By Dan Polk
Let’s be real: keeping the computer hardware for your entire staff up to date is a pain. It’s expensive and usually time-consuming, and even when the hardware swaps go well, there’s always a little bit of lost productivity as users wait for the new device to be installed and then take the time to configure settings like they’re used to.
Still, the pain of regularly upgrading your staff’s PCs is nothing compared to the true costs of not keeping hardware updated. This doesn’t always feel true because many of the costs of hanging onto old computers in your office are hidden costs, or things that you can’t quite put a dollar sign next to.
We don’t believe in pressuring clients into hardware upgrades. Instead, we want our clients to know exactly when and why they need to upgrade. So, with that in mind, let’s explore the true costs of keeping older machines around in your office — including the costs you may not see right away and those that won’t show up on a balance sheet.
Understand the True Costs of Using Older Computers
To understand the actual costs, you’re risking by keeping old hardware around, we need to talk about three main areas.
Effects on Morale
First is the human cost, or the hit to morale. As PCs age, they slow down— some of this is due to the physical components aging, while most of it is in the pace of technological advancement.
Newer software and systems expect more out of the computer’s processing capabilities because newer computers have more of it. Using current software on older hardware creates a mismatch between expectations and reality; in other words, a slow computer.
If you’ve ever been stuck with a computer that just couldn’t keep up or that regularly crashed, you know the effect this can have on morale. An employee sitting there first thing in the morning for five, maybe even 10 minutes just waiting for the PC to boot up has roughly the same amount of time to sit and think. And often those thoughts drift quickly to things like “This company can’t even give me the tools I need to do my job effectively” — or worse.
Drain on Productivity
Related to the effect on morale is a negative effect on productivity. If an employee is staring at a boot or load screen or watching a spinning circle, that employee is not doing productive work. In many roles, all available productive work lies within whatever software isn’t loading fast enough, or otherwise relies on the slow computer.
Instead of being productive, employees are stuck waiting. You can almost feel the morale draining from their bodies as they do.
Older hardware presents significant security concerns that disappear entirely when that older hardware is removed from the equation.
One of the most serious is a lack of updates. Security researchers and bad guys alike are constantly discovering new flaws and vulnerabilities in software, operating systems (like Windows and macOS), and even hardware. Usually these vulnerabilities get fixed (or patched) quickly — which is why it’s so important to keep your software and OS up to date, but that’s a separate blog post.
The problem comes when a particular piece of hardware is no longer supported. Think of your smartphone: an older iPhone eventually won’t be capable of updating to the latest version of iOS. The same thing happens with Android and with desktop OSes.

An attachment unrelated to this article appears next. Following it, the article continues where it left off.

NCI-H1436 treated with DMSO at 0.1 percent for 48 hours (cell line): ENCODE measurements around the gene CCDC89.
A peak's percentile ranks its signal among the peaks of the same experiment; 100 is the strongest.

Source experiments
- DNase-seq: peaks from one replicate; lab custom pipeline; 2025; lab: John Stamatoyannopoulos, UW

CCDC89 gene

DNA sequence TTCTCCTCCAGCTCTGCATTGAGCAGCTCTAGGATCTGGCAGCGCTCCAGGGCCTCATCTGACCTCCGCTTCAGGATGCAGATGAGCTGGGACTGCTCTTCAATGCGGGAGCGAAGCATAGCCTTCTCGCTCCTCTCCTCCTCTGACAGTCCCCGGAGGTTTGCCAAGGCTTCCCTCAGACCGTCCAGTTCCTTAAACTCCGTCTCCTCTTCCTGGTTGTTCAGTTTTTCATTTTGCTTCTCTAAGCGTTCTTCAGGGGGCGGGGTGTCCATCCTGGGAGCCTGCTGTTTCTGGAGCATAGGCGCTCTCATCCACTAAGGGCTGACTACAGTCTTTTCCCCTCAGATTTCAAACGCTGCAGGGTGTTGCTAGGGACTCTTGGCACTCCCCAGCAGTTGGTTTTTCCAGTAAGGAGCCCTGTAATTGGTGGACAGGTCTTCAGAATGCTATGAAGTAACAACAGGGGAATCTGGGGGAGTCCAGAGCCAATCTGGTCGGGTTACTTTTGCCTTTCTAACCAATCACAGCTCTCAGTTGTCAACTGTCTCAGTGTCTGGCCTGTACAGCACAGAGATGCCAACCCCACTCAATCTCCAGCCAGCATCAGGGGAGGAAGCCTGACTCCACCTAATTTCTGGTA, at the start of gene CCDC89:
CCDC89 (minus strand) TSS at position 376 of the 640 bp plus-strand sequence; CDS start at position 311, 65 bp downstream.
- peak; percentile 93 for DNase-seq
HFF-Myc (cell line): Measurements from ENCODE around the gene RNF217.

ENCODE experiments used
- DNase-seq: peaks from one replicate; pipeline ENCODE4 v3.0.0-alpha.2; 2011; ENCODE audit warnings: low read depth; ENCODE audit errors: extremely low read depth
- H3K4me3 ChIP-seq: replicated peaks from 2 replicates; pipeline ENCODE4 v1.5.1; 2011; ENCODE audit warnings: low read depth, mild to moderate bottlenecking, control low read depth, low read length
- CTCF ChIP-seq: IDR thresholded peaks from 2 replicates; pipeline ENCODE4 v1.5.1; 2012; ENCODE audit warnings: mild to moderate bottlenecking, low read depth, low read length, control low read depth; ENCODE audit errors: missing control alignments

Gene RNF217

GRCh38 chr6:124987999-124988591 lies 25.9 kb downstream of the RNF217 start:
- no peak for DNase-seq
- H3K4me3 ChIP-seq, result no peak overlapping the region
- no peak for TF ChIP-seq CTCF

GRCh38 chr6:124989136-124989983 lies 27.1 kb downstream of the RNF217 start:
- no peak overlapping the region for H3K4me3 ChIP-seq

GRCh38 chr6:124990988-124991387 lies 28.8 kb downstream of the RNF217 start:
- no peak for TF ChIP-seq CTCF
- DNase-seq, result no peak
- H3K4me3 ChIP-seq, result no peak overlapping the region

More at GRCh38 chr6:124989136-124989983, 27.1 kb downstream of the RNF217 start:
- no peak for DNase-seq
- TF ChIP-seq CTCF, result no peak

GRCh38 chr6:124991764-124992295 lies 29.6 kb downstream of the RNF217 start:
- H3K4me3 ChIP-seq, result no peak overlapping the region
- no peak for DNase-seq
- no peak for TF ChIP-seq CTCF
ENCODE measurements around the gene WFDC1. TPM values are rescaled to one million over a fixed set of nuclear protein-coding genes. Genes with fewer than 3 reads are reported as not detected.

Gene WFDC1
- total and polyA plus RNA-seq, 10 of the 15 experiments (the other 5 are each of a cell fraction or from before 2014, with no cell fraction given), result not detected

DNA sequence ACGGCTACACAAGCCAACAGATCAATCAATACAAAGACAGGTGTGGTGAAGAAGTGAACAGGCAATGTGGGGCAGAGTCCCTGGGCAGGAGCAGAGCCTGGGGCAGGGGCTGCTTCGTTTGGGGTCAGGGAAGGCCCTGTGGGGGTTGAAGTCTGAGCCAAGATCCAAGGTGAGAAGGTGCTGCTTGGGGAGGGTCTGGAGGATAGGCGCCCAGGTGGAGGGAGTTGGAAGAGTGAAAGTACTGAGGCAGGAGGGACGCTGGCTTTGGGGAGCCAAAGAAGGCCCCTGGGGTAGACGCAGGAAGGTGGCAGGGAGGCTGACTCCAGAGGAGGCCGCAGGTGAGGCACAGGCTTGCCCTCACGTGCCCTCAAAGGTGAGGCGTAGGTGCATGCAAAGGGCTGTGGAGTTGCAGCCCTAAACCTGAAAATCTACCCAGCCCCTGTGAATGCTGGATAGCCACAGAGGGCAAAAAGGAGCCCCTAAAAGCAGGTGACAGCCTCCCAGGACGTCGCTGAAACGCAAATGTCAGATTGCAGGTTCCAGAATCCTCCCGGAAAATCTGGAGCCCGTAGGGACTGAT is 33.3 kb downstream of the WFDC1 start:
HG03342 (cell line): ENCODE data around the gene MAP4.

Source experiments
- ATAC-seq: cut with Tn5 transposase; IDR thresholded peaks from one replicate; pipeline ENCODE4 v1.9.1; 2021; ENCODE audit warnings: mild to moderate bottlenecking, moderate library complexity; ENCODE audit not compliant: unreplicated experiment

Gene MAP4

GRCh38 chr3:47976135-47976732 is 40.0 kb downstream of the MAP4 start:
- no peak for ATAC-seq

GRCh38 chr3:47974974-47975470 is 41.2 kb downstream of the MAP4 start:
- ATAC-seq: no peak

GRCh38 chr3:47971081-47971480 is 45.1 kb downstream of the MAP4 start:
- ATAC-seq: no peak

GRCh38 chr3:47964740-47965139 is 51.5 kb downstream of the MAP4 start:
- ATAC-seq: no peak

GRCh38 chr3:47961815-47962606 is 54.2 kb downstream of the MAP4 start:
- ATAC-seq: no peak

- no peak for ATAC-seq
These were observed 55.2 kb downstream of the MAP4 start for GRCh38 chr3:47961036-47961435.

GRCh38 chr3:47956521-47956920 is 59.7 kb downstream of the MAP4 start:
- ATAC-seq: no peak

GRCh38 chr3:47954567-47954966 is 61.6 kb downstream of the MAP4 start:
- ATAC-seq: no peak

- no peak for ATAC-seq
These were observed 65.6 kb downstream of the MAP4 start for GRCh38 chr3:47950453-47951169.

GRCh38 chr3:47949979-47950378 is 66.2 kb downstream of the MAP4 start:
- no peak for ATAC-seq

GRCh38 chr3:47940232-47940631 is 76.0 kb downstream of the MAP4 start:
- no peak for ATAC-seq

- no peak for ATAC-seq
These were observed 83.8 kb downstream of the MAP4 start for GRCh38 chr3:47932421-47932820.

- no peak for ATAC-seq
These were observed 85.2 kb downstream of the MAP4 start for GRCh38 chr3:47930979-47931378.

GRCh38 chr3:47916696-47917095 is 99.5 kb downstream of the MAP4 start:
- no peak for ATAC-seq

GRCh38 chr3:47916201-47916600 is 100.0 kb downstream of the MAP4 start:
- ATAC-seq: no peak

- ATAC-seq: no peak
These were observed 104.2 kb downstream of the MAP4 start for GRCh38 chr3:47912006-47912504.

Once your hardware reaches a point where it’s no longer receiving updates, it’s left unprotected from any new vulnerabilities that are discovered.
Sometimes you’ll have a PC performing a specialized task that relies on legacy software, and that software only runs on an older OS, like Windows 7 (or, gulp, Windows XP). The only problem? Microsoft stopped actively supporting those older operating systems years ago. When new vulnerabilities are discovered, no one’s doing anything to patch them.
Hidden Maintenance Costs
Last, older PCs create hidden maintenance and repair costs for your organization. One white paper estimates the “stealth costs” of maintenance and required upgrades land at $561 per PC once those PCs are four years old or older.
Keep in mind as well that all these problems circle back on each other: when that older PC needs maintenance, the employee using it isn’t fully productive — and likely isn’t happy.
The Direct ROI New Computers Deliver
Not only do old computers create hidden and not-so-hidden costs, keeping your team’s machines current creates a direct return on investment. Here’s how.
First, it’s not rocket science to say that new computers run faster than old ones. When your team members can do any and every business task without sitting and waiting for their computer to catch up, they can accomplish more. So new computers deliver a productivity boost that in turn should increase revenue.
Second, new hardware gets the best support from OS makers like Microsoft. You’ll always be able to run the latest version and take advantage of the new and updated features it contains.
Third, you’ll see a drop in service tickets because new hardware is much more reliable than old computers. You’ll save time and resources on your service desk costs, plus you’ll avoid the associated downtime and loss of productivity that come with unreliable hardware.
Questions? Ready to start the upgrade process? Reach out to our team today!